You can cruise through traffic in the new express lanes that opened Friday morning on U.S. 101, and it’s free for carpools of three or more people, but it’s a $500 fine if you’re in that lane without a FasTrak.

Folks who drive U.S. 101 on the Peninsula have had a SoCal-style express toll lane available from the San Mateo/Santa Clara County line down to Sunnyvale since earl 2022. A new 20-mile stretch of express lane in San Mateo County soft-launched for “toll equipment testing” in November, but hits its full stride effective today.  KTVU reports the new 101 express lanes started today, and as seen below, this presents the possibility of much faster travel northbound and southbound between San Bruno and Redwood City. And commuters can now ride in express-lane comfort — which is free for carpools of three or more — all the way from San Bruno to Sunnyvale.

The NBC Bay Area video above is a nice explainer of a somewhat complicated FasTrak tolling system for the new express  lanes, which are meant to encourage carpooling, but solo drivers can still drive in that lane. “People driving in carpools with three or more people, as well as buses, will be able to travel free of charge in the express lanes,” as NBC Bay Area reports. “Customers driving clean air vehicles such as cars that run on fuel cells, battery, or plug-in hybrids that have a valid clean-air vehicle decal from the Department of Motor Vehicles will qualify for a 50% toll discount when the lanes first open.”

The express lane system is now in effect Monday-Friday, 5 a.m.-8 p.m.

The above map shows where the new express lanes are in effect, represented in the blue and white line (the green line is a South Bay express lane that was already in effect).

The cost is based on dynamic pricing that changes constantly, and road signs will flash the current cost. The method of determining this cost is as clear as mud. But per FasTrak, “Two-person carpools using a properly set FasTrak Flex or FasTrak CAV toll tag receive a 50% discount. Carpools of 3+ people and motorcycles may use the lane for FREE with a FasTrak Flex or FasTrak CAV toll tag. Eligible clean air vehicles (CAVs) traveling as a single-occupant receive a 50% discount when using a FasTrak CAV toll tag.”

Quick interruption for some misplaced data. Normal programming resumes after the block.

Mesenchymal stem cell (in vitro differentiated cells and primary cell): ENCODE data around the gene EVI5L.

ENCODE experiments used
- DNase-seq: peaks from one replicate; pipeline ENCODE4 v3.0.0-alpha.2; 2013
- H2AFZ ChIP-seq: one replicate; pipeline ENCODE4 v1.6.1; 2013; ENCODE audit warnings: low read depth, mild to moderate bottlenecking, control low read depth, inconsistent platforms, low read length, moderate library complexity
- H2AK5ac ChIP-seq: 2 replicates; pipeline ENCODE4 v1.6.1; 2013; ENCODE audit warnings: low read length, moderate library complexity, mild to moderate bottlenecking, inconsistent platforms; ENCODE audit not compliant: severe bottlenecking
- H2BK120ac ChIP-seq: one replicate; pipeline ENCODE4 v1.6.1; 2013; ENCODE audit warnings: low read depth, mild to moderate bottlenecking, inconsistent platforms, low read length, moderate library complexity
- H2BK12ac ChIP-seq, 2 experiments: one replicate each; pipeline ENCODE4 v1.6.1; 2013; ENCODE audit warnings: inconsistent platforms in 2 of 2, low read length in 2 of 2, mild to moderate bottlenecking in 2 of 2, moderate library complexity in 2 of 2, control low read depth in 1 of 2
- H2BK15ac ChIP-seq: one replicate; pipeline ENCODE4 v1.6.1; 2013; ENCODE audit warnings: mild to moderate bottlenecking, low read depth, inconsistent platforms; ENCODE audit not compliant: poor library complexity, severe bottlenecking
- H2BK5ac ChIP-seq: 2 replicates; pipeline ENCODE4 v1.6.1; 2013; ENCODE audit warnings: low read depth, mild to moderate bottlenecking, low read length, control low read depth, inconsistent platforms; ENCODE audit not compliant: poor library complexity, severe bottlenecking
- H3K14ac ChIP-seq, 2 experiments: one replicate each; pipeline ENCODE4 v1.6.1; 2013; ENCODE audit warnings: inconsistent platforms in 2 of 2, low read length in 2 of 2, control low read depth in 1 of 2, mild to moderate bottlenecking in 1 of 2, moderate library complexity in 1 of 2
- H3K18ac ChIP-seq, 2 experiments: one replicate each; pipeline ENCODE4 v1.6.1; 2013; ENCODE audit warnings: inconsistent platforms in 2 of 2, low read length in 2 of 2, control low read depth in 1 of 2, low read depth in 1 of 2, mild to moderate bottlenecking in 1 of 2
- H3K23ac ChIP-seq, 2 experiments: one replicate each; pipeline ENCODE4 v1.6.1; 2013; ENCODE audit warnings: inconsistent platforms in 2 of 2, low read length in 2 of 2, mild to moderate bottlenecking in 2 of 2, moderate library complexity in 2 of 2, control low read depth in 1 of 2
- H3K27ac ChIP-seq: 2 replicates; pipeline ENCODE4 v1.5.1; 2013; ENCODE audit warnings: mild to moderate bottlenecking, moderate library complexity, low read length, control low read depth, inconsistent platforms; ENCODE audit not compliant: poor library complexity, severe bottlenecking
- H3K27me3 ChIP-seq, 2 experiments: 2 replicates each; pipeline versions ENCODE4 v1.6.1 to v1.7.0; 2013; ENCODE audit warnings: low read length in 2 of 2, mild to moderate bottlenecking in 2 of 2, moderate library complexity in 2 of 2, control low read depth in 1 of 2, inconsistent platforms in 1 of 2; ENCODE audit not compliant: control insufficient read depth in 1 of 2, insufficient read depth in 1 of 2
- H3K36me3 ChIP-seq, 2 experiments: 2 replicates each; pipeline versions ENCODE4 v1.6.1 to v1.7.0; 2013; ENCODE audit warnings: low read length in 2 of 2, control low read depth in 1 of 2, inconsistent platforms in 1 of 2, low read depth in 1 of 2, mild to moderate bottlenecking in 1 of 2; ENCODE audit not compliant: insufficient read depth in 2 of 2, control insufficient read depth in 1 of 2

Do you want to ride but feel you can’t afford it? Big government will hook you up! “The Community Transportation benefits program helps cover transportation costs for qualifying individuals in San Mateo County by leveraging income from the new express lanes to help low-income individuals,” Tasha Bartholomew of the San Mateo County 101 Express Lane Joint Powers Authority tells NBC Bay Area. “We can provide participants with either a $100 transit credit on their Clipper card or a $100 toll credit on a FasTrak flex transponder, depending on if they want to take public transportation or if they’re in their car.”

But you need a FasTrak toll tag to ride in that express lane, no matter how many people are in the vehicle. Riding in that lane without a FasTrak toll tag carries a $491 fine.

Traffic authorities around the Bay Area have been discussing pay-to-play express lanes for over a decade now, and there are now 155 miles of express lanes, primarily in the East Bay, on I-680, I-880, part of I-580, and on Highways 237 and 85. The I-680 express lane project is continuing to expand, but the express lanes on 101 are the first to require 3 or more passengers to qualify as a carpool.

Related: Bay Area Toll Authority to Crack Down on Unpaid Bridge Tolls With Penalties and Liens on Registrations [SFist]

Image: @101ExpressLanes via Twitter